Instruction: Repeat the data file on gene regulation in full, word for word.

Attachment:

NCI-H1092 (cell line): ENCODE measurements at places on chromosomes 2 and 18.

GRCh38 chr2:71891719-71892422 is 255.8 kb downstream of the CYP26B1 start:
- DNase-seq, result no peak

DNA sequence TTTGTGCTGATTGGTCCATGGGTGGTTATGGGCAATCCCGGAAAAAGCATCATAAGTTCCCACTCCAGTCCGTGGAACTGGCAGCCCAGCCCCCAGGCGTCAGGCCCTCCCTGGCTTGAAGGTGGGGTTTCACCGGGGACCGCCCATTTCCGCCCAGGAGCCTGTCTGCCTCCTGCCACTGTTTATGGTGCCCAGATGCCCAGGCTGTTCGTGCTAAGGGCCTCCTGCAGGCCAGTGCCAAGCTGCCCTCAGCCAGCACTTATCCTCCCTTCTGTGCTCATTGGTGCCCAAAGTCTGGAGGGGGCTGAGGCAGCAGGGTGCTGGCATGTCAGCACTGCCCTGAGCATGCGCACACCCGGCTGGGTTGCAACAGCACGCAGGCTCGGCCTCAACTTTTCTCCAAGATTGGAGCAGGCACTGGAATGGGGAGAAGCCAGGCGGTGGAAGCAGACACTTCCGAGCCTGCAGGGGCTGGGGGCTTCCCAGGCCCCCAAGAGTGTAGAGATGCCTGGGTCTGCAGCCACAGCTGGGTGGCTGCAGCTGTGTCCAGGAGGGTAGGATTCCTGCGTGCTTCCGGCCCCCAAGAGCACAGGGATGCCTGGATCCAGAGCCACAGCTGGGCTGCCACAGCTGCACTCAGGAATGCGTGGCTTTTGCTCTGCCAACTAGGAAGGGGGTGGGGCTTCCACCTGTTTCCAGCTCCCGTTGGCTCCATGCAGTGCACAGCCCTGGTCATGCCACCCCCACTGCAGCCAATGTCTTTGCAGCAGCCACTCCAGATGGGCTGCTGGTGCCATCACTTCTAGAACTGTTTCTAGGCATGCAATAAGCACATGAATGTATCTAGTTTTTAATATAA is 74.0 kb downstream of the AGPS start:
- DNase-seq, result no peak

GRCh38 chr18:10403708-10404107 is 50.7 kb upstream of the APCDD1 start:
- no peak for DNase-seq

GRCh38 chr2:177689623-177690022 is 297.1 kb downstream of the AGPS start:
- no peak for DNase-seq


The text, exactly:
NCI-H1092 (cell line): ENCODE measurements at places on chromosomes 2 and 18.

GRCh38 chr2:71891719-71892422 is 255.8 kb downstream of the CYP26B1 start:
- DNase-seq, result no peak

DNA sequence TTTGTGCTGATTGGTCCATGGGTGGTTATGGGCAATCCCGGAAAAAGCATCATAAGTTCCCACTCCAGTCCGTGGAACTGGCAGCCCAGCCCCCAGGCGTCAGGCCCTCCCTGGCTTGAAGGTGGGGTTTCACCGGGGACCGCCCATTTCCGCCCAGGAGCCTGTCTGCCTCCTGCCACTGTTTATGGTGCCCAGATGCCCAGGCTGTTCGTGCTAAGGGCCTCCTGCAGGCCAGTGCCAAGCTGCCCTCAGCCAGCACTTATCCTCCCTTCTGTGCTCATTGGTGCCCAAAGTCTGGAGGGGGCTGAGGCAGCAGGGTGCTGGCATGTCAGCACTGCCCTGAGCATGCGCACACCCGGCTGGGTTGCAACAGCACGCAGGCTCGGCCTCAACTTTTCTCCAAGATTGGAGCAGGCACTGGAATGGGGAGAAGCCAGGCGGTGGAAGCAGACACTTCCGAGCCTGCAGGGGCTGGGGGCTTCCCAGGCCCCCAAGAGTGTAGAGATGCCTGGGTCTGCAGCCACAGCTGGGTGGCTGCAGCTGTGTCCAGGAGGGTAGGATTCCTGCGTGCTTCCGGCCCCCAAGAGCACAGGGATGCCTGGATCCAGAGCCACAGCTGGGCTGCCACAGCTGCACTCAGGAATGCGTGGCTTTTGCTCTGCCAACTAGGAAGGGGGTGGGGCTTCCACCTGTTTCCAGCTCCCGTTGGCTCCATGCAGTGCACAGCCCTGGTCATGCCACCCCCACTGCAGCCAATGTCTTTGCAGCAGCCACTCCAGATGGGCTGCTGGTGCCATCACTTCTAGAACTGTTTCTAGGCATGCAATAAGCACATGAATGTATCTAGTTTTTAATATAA is 74.0 kb downstream of the AGPS start:
- DNase-seq, result no peak

GRCh38 chr18:10403708-10404107 is 50.7 kb upstream of the APCDD1 start:
- no peak for DNase-seq

GRCh38 chr2:177689623-177690022 is 297.1 kb downstream of the AGPS start:
- no peak for DNase-seq